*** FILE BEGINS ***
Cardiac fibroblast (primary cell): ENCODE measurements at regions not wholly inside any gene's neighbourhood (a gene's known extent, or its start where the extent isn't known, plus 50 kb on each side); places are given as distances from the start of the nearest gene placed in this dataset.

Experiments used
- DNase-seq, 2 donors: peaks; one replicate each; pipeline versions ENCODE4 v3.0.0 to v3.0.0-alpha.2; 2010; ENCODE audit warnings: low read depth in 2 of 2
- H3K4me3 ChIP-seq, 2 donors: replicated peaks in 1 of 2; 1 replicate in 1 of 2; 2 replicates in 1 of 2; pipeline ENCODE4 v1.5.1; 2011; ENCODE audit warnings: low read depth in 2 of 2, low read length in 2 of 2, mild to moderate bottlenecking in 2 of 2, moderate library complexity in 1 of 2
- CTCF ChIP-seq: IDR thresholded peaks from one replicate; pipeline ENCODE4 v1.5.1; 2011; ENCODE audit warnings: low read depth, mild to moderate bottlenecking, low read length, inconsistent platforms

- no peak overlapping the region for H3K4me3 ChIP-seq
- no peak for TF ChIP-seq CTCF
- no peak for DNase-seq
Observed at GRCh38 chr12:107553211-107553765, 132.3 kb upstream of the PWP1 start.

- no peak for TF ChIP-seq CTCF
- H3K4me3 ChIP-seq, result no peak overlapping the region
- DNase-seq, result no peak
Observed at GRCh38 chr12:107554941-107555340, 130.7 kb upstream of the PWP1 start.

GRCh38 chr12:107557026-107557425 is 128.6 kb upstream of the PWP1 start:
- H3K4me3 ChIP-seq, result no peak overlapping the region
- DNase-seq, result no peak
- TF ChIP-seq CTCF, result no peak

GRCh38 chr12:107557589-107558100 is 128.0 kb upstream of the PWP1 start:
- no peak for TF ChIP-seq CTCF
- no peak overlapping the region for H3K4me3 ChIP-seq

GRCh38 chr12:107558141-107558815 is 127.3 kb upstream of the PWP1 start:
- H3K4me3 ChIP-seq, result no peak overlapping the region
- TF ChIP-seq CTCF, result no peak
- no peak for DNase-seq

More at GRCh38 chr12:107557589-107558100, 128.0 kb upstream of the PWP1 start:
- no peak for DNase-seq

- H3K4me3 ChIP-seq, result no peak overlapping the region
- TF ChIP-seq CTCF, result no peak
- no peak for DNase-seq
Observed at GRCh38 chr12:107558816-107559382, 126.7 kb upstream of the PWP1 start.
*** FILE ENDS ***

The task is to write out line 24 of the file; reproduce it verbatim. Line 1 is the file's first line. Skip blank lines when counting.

- no peak for DNase-seq